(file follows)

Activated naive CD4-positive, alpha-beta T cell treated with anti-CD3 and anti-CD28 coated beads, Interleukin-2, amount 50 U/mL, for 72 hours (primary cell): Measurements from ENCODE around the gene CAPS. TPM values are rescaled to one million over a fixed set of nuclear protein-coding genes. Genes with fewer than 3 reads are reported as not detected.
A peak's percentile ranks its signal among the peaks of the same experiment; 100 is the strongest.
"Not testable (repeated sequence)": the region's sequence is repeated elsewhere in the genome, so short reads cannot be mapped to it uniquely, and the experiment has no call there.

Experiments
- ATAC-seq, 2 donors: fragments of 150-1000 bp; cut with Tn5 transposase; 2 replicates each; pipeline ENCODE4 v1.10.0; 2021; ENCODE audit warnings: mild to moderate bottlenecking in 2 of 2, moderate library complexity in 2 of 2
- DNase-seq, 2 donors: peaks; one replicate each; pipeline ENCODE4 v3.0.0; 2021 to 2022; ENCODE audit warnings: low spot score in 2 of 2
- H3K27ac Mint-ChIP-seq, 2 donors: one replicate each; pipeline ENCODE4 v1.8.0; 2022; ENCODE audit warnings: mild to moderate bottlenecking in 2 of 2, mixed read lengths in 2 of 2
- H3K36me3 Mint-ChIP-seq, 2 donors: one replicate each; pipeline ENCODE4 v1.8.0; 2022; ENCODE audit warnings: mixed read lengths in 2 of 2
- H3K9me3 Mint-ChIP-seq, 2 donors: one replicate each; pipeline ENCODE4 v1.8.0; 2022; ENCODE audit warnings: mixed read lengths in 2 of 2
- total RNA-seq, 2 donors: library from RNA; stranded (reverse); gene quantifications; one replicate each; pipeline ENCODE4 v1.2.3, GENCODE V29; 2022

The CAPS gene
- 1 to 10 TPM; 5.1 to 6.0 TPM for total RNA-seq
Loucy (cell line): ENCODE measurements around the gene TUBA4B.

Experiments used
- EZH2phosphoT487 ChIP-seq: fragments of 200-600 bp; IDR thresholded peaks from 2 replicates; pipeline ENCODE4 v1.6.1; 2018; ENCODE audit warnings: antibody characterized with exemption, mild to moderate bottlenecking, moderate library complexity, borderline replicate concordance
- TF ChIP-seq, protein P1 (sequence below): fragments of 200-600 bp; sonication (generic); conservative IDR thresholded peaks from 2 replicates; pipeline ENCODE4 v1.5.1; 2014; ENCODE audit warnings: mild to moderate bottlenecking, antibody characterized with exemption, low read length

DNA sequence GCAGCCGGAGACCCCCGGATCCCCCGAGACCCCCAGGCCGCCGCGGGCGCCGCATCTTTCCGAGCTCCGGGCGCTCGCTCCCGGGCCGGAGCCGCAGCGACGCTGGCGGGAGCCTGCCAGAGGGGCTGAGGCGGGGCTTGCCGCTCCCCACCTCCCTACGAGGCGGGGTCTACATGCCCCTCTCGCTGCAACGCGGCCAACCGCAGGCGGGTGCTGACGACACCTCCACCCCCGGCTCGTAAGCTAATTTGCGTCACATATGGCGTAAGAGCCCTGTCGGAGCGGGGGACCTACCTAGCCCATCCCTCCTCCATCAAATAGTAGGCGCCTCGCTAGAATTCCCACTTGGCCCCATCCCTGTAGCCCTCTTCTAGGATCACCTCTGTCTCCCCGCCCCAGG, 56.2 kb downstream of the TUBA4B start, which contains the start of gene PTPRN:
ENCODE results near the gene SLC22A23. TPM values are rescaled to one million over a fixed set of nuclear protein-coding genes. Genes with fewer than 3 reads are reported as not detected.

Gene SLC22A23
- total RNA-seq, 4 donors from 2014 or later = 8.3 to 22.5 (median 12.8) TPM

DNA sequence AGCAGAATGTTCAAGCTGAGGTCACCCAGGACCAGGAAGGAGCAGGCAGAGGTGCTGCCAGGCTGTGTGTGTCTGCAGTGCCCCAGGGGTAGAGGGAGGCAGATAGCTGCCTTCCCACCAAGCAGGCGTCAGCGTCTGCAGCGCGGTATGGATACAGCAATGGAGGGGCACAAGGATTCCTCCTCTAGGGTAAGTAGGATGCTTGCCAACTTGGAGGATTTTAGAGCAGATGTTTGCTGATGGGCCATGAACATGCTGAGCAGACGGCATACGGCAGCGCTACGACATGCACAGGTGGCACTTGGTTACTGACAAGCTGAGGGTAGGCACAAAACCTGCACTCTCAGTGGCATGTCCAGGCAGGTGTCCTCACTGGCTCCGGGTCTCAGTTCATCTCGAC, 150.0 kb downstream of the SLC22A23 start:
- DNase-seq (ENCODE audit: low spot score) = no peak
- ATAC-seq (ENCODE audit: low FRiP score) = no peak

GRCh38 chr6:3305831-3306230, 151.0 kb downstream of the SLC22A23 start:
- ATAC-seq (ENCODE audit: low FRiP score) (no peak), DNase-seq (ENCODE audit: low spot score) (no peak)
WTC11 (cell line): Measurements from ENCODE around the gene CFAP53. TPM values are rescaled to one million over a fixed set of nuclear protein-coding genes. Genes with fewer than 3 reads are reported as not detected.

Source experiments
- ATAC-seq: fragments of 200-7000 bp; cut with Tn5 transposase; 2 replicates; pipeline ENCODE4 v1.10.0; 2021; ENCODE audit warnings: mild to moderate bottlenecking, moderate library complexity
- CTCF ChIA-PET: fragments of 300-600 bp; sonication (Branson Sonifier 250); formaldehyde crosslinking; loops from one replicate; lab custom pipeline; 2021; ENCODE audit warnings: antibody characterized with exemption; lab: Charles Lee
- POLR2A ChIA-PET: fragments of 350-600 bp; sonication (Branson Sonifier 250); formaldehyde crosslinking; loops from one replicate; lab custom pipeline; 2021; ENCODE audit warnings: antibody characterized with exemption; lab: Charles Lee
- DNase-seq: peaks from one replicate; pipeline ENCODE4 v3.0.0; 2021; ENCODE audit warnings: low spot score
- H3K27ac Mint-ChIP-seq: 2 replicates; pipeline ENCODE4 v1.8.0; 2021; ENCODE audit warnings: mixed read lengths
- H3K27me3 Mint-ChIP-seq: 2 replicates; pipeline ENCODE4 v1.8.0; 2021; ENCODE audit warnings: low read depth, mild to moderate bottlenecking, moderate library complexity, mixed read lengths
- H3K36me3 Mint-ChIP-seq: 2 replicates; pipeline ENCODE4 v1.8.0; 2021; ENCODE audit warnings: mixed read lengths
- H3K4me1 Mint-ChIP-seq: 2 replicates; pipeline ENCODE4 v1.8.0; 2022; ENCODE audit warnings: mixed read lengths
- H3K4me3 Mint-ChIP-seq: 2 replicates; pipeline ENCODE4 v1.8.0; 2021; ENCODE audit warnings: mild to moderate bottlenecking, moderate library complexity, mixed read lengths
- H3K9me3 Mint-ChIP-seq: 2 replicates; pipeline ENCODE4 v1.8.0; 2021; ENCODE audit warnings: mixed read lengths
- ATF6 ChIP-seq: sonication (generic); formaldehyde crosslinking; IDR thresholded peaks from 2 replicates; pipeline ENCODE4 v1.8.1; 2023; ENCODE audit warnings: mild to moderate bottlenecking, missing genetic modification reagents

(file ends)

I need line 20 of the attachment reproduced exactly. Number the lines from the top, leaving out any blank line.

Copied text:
- total RNA-seq, 4 donors from 2014 or later = 8.3 to 22.5 (median 12.8) TPM